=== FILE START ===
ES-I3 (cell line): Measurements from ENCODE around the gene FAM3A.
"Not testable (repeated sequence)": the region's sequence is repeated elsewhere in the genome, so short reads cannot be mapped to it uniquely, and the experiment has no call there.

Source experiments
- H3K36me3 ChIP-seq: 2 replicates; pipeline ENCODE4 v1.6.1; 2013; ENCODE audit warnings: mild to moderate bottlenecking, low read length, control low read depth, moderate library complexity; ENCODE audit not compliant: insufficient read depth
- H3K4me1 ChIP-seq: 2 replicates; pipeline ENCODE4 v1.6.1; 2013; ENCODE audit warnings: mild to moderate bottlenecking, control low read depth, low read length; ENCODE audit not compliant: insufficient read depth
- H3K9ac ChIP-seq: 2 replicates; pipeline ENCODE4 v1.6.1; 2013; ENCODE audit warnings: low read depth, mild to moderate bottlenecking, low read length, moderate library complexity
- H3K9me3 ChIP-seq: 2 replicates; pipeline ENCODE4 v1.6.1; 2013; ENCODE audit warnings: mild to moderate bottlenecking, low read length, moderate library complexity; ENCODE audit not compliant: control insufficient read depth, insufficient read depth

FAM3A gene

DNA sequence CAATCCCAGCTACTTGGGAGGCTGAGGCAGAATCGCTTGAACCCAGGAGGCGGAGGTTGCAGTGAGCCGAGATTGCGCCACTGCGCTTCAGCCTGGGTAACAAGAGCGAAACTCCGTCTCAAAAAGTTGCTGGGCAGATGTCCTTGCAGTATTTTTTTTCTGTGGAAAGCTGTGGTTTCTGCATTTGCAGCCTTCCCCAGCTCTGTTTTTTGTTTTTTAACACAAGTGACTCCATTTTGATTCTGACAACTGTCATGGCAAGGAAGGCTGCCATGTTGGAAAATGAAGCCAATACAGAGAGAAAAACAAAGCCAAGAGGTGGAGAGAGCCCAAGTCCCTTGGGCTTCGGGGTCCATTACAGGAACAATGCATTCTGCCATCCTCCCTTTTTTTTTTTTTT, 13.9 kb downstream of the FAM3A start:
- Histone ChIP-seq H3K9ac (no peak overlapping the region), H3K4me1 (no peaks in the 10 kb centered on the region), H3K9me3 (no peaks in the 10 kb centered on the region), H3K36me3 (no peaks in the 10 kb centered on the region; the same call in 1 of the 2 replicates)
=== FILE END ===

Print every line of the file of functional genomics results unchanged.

ES-I3 (cell line): Measurements from ENCODE around the gene FAM3A.
"Not testable (repeated sequence)": the region's sequence is repeated elsewhere in the genome, so short reads cannot be mapped to it uniquely, and the experiment has no call there.

Source experiments
- H3K36me3 ChIP-seq: 2 replicates; pipeline ENCODE4 v1.6.1; 2013; ENCODE audit warnings: mild to moderate bottlenecking, low read length, control low read depth, moderate library complexity; ENCODE audit not compliant: insufficient read depth
- H3K4me1 ChIP-seq: 2 replicates; pipeline ENCODE4 v1.6.1; 2013; ENCODE audit warnings: mild to moderate bottlenecking, control low read depth, low read length; ENCODE audit not compliant: insufficient read depth
- H3K9ac ChIP-seq: 2 replicates; pipeline ENCODE4 v1.6.1; 2013; ENCODE audit warnings: low read depth, mild to moderate bottlenecking, low read length, moderate library complexity
- H3K9me3 ChIP-seq: 2 replicates; pipeline ENCODE4 v1.6.1; 2013; ENCODE audit warnings: mild to moderate bottlenecking, low read length, moderate library complexity; ENCODE audit not compliant: control insufficient read depth, insufficient read depth

FAM3A gene

DNA sequence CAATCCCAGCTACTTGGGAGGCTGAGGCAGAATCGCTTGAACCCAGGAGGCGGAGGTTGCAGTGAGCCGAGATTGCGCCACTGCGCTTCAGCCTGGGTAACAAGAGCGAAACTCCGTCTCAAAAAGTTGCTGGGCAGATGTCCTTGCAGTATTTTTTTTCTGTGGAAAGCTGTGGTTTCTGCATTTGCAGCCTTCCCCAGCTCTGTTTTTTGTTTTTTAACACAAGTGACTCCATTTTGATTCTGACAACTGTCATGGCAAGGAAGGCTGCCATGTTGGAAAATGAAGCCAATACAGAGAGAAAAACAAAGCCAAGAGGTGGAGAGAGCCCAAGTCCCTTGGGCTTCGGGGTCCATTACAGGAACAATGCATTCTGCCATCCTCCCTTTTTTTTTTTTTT, 13.9 kb downstream of the FAM3A start:
- Histone ChIP-seq H3K9ac (no peak overlapping the region), H3K4me1 (no peaks in the 10 kb centered on the region), H3K9me3 (no peaks in the 10 kb centered on the region), H3K36me3 (no peaks in the 10 kb centered on the region; the same call in 1 of the 2 replicates)